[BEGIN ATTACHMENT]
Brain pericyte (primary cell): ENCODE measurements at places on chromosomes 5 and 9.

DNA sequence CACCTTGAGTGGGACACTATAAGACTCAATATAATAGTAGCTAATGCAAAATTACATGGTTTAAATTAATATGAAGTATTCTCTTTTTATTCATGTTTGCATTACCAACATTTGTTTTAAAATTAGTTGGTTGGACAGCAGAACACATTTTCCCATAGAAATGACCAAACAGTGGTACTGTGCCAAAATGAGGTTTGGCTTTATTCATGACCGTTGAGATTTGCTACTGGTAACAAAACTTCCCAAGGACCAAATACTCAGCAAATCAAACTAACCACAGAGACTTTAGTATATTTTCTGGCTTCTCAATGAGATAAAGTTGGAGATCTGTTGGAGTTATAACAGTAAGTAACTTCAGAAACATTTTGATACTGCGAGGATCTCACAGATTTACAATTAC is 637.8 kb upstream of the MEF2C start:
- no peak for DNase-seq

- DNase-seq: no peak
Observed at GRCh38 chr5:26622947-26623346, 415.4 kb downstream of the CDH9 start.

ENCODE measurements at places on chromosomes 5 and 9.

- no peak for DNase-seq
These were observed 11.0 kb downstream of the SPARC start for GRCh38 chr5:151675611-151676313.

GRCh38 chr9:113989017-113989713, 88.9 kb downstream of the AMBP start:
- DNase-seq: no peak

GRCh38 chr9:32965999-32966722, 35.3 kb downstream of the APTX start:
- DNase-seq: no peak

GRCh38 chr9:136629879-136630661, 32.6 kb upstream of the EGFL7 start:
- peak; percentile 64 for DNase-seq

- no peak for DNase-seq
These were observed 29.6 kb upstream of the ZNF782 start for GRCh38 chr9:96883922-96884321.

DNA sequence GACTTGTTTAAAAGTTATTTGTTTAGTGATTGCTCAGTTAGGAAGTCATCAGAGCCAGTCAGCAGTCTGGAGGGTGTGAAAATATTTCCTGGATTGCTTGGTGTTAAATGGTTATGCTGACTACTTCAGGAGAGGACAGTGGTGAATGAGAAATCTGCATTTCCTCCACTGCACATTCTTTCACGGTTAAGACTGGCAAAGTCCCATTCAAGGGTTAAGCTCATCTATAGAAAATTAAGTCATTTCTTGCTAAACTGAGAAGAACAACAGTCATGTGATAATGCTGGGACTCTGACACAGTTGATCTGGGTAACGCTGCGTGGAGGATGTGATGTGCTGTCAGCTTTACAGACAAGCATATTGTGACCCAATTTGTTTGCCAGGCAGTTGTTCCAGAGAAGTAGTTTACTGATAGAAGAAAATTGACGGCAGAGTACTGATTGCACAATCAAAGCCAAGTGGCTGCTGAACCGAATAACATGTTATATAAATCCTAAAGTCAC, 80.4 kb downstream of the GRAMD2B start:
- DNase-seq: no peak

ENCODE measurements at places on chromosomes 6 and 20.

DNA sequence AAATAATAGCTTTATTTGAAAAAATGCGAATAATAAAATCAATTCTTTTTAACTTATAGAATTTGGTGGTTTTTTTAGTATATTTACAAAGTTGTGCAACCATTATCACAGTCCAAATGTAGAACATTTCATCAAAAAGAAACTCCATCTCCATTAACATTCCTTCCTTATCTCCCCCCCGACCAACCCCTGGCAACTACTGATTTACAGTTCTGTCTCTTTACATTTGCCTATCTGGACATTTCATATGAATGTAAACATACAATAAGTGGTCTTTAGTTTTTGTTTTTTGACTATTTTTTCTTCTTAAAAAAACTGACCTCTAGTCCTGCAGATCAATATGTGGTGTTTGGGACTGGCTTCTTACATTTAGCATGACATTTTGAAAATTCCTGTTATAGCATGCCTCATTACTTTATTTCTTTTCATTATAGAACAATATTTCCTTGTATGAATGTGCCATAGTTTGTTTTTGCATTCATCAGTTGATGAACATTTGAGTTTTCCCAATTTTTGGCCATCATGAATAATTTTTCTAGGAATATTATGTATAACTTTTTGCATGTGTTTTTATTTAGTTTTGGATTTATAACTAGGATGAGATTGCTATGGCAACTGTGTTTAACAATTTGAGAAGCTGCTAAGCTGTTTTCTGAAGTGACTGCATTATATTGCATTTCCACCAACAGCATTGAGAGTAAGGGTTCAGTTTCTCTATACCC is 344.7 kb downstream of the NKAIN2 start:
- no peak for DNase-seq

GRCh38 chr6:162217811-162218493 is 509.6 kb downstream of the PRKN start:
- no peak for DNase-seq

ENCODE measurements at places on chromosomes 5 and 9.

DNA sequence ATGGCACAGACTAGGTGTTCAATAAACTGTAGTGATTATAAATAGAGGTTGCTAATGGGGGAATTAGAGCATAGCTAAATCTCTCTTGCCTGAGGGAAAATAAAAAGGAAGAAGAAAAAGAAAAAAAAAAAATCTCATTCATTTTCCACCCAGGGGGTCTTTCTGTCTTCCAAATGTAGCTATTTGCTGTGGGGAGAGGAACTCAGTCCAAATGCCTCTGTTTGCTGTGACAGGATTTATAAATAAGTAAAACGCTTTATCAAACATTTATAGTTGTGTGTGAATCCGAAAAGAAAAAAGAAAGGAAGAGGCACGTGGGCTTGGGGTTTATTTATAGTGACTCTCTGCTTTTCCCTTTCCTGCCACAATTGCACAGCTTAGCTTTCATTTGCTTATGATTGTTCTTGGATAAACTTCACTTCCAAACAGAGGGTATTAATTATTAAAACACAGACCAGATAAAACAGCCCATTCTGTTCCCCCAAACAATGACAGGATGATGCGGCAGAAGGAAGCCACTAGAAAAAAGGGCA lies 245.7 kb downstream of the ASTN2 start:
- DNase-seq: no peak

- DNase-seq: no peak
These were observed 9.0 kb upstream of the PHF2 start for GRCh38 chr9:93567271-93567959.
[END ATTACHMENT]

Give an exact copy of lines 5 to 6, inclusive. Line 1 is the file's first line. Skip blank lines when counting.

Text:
Observed at GRCh38 chr5:26622947-26623346, 415.4 kb downstream of the CDH9 start.

ENCODE measurements at places on chromosomes 5 and 9.